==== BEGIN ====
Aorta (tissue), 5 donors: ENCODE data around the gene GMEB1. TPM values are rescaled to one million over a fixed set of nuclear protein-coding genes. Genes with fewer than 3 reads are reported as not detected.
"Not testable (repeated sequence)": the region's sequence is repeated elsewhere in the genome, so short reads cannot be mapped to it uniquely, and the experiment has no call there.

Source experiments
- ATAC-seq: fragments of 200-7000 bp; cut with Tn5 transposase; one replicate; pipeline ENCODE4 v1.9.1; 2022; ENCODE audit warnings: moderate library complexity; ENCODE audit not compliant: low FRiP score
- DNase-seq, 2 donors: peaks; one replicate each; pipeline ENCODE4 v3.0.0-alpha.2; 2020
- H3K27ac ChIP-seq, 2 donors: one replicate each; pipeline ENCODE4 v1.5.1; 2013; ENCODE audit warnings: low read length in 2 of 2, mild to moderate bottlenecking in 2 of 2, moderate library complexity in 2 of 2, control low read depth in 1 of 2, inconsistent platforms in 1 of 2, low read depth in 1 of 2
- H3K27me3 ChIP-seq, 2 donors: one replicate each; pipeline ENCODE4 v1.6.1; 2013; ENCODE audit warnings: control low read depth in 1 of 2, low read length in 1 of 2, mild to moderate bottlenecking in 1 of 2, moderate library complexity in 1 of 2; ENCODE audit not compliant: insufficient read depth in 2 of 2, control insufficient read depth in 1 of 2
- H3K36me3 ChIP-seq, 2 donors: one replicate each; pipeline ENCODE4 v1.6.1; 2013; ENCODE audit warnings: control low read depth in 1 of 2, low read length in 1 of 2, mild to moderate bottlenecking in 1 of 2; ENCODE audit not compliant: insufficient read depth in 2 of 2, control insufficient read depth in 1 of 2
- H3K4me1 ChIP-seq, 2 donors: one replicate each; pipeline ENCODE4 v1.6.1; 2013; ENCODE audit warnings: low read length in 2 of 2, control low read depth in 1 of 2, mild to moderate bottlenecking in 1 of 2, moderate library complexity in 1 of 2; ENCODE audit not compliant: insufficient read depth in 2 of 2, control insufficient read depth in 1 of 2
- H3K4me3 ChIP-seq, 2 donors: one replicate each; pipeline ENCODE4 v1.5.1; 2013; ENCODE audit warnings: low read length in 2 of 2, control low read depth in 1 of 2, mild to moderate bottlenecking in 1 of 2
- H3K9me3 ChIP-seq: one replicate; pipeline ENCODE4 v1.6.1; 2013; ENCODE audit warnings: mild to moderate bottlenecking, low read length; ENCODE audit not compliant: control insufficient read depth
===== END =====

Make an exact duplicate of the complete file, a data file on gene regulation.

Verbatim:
Aorta (tissue), 5 donors: ENCODE data around the gene GMEB1. TPM values are rescaled to one million over a fixed set of nuclear protein-coding genes. Genes with fewer than 3 reads are reported as not detected.
"Not testable (repeated sequence)": the region's sequence is repeated elsewhere in the genome, so short reads cannot be mapped to it uniquely, and the experiment has no call there.

Source experiments
- ATAC-seq: fragments of 200-7000 bp; cut with Tn5 transposase; one replicate; pipeline ENCODE4 v1.9.1; 2022; ENCODE audit warnings: moderate library complexity; ENCODE audit not compliant: low FRiP score
- DNase-seq, 2 donors: peaks; one replicate each; pipeline ENCODE4 v3.0.0-alpha.2; 2020
- H3K27ac ChIP-seq, 2 donors: one replicate each; pipeline ENCODE4 v1.5.1; 2013; ENCODE audit warnings: low read length in 2 of 2, mild to moderate bottlenecking in 2 of 2, moderate library complexity in 2 of 2, control low read depth in 1 of 2, inconsistent platforms in 1 of 2, low read depth in 1 of 2
- H3K27me3 ChIP-seq, 2 donors: one replicate each; pipeline ENCODE4 v1.6.1; 2013; ENCODE audit warnings: control low read depth in 1 of 2, low read length in 1 of 2, mild to moderate bottlenecking in 1 of 2, moderate library complexity in 1 of 2; ENCODE audit not compliant: insufficient read depth in 2 of 2, control insufficient read depth in 1 of 2
- H3K36me3 ChIP-seq, 2 donors: one replicate each; pipeline ENCODE4 v1.6.1; 2013; ENCODE audit warnings: control low read depth in 1 of 2, low read length in 1 of 2, mild to moderate bottlenecking in 1 of 2; ENCODE audit not compliant: insufficient read depth in 2 of 2, control insufficient read depth in 1 of 2
- H3K4me1 ChIP-seq, 2 donors: one replicate each; pipeline ENCODE4 v1.6.1; 2013; ENCODE audit warnings: low read length in 2 of 2, control low read depth in 1 of 2, mild to moderate bottlenecking in 1 of 2, moderate library complexity in 1 of 2; ENCODE audit not compliant: insufficient read depth in 2 of 2, control insufficient read depth in 1 of 2
- H3K4me3 ChIP-seq, 2 donors: one replicate each; pipeline ENCODE4 v1.5.1; 2013; ENCODE audit warnings: low read length in 2 of 2, control low read depth in 1 of 2, mild to moderate bottlenecking in 1 of 2
- H3K9me3 ChIP-seq: one replicate; pipeline ENCODE4 v1.6.1; 2013; ENCODE audit warnings: mild to moderate bottlenecking, low read length; ENCODE audit not compliant: control insufficient read depth